What Do Individual Development Accounts Do? Evidence from a Controlled Experiment

William G. Gale
William G. Gale The Arjay and Frances Fearing Miller Chair in Federal Economic Policy, Senior Fellow - Economic Studies, Co-Director - Urban-Brookings Tax Policy Center

July 11, 2006


This paper evaluates the first controlled field experiment on Individual Development Accounts (IDAs). Including their own contributions and matching funds, treatment group members could accumulate up to $6,750 for home purchase or $4,500 for other qualified uses. Almost all treatment group members opened accounts, but many withdrew the balances for unqualified purposes. For black renters at baseline, the IDA raised home ownership rates by almost 10 percentage points over 4 years, but reduced financial assets and business ownership. White renters experienced no home ownership effects, but business equity rose. Home owners used the IDA in different ways than renters.


Individual development accounts (IDAs) are saving accounts that provide lowincome households with matching payments when the balances are withdrawn and used for special purposes, such as home purchase, business start-up, and investment in education. IDA programs also frequently provide participants with financial education and counseling, as well as reminders and encouragement to make regular contributions. Pioneered by Sherraden (1991), IDAs represent a new approach to helping low-income households that emphasizes both the direct and indirect benefits of accumulating assets. By encouraging saving, IDAs may be more effective than conventional cash and in-kind income-support programs in combating poverty. Even a small amount of saving could be an effective buffer against emergencies or a vehicle for overcoming borrowing constraints and for making investments that have substantial long-term positive effects on life prospects. In addition, the process of saving that IDAs emphasize may in itself promote positive changes in attitudes and behavior.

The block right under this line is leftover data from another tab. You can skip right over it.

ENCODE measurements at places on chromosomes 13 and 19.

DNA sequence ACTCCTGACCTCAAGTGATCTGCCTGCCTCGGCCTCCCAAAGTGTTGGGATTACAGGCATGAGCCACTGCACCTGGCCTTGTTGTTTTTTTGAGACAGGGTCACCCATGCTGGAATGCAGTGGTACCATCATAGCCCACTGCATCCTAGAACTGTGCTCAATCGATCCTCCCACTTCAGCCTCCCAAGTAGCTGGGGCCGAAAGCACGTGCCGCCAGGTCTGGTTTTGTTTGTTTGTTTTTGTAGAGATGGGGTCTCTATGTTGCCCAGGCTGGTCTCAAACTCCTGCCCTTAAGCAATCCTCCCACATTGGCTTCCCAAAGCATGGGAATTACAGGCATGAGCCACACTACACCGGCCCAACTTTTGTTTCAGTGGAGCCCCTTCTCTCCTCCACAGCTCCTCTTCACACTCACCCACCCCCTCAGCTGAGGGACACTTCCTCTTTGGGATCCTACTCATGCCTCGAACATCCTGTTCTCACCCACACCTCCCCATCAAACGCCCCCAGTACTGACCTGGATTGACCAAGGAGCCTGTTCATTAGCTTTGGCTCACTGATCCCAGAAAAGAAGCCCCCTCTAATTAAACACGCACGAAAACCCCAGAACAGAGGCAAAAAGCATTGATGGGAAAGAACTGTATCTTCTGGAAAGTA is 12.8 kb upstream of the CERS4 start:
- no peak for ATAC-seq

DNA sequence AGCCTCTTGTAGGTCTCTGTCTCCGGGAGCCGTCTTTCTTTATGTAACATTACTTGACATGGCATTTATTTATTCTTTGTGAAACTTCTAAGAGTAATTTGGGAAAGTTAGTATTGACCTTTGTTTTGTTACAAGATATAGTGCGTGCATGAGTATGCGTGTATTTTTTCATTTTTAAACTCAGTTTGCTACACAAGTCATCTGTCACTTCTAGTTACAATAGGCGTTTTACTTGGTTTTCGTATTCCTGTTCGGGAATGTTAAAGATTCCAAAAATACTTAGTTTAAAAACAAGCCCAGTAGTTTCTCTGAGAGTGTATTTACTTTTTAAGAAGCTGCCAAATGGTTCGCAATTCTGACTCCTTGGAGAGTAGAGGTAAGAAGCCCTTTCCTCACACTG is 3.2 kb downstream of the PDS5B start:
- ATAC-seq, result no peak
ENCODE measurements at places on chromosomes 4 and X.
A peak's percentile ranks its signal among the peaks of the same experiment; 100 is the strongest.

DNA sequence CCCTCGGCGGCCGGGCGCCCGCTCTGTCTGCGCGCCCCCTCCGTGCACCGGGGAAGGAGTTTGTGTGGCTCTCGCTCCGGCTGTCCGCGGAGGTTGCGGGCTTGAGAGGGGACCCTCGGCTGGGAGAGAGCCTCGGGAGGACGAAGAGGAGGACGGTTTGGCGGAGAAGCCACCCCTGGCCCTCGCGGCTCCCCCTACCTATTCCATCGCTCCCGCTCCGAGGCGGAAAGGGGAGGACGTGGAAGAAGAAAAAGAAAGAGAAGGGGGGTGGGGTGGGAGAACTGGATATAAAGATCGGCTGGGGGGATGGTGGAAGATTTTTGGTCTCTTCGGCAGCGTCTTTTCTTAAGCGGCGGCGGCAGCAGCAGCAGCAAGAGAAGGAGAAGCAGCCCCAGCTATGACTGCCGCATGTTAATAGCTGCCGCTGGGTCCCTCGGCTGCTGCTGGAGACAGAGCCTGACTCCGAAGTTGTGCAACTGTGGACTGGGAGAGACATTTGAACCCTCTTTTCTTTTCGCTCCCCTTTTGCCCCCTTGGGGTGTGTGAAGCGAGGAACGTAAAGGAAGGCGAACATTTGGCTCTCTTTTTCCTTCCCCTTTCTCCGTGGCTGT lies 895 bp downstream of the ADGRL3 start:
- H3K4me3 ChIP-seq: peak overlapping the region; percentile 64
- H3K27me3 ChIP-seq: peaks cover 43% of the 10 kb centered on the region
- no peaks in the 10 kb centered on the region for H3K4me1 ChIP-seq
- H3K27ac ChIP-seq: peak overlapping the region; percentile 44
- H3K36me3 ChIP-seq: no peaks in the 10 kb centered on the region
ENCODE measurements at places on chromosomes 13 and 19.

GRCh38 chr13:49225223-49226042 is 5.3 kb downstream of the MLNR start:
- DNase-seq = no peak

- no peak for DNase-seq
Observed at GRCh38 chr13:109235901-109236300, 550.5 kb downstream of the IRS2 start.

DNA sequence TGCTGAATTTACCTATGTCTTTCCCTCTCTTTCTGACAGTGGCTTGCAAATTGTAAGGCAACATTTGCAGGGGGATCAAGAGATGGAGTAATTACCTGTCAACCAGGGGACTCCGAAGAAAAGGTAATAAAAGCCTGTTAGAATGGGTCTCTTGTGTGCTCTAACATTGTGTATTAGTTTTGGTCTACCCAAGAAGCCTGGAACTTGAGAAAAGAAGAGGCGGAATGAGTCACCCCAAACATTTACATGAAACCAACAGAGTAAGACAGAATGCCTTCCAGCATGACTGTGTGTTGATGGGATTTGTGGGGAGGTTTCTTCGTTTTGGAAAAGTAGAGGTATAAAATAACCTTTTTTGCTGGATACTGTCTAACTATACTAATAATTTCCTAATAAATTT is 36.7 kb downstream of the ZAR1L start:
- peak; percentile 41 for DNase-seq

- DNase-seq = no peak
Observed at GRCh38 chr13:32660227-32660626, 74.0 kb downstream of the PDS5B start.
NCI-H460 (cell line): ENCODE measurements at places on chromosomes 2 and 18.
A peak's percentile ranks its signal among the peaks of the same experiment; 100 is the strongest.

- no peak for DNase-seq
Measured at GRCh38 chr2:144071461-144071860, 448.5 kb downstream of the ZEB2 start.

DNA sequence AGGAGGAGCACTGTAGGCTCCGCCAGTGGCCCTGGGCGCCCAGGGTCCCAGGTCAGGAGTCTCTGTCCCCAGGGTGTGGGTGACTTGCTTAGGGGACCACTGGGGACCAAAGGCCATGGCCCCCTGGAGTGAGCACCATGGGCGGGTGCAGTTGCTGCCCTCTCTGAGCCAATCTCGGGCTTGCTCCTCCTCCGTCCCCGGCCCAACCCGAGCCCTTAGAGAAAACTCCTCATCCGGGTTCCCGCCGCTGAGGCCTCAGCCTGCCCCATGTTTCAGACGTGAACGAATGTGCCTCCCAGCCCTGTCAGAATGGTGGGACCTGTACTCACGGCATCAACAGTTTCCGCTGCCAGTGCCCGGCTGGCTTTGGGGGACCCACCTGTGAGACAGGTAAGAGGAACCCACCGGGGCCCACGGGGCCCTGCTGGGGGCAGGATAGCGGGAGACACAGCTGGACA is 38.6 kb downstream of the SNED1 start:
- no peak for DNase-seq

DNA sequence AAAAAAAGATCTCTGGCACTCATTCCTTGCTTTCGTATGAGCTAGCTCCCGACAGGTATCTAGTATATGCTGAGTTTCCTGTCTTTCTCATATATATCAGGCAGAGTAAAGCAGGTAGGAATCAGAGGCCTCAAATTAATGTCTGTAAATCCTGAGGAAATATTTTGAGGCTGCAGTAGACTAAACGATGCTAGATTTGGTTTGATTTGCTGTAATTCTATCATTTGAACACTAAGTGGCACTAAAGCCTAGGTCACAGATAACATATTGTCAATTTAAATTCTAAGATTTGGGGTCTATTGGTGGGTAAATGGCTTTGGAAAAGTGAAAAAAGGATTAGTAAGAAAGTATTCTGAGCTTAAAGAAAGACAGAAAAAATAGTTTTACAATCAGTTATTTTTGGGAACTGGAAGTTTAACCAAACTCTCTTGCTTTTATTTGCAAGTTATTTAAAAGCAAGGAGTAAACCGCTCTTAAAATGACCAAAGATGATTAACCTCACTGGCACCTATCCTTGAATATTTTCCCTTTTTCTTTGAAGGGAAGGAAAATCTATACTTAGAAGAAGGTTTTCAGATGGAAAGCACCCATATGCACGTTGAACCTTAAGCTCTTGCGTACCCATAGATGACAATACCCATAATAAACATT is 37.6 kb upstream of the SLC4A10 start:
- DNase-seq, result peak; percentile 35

For several additional reasons, IDAs may also be more effective than conventional tax incentives in encouraging low-income households to save. Contributions to Individual Retirement Accounts (IRAs) and 401(k) plans are rewarded with tax deductions, which are less valuable to low-income households who face low marginal income tax rates than to others. In contrast, IDAs offer generous matching payments that are independent of tax rates and thus do not decline as income falls.1 The financial education and encouragement to save that many IDA programs provide could also spur net saving, independent of any specific subsidy.

In practice, however, the most frequent use of IDAs is to encourage renters to become home owners.2 The encouragement and assistance through a potentially long and complicated home-buying process, and the emphasis on down payments as a preferred use of funds make IDAs a potentially productive way to boost home ownership. In contrast, more traditional public policies guarantee mortgage loans or subsidize mortgage interest rates, but only if a household has already been able to accumulate a sufficient down payment and navigate the home-buying process on its own.

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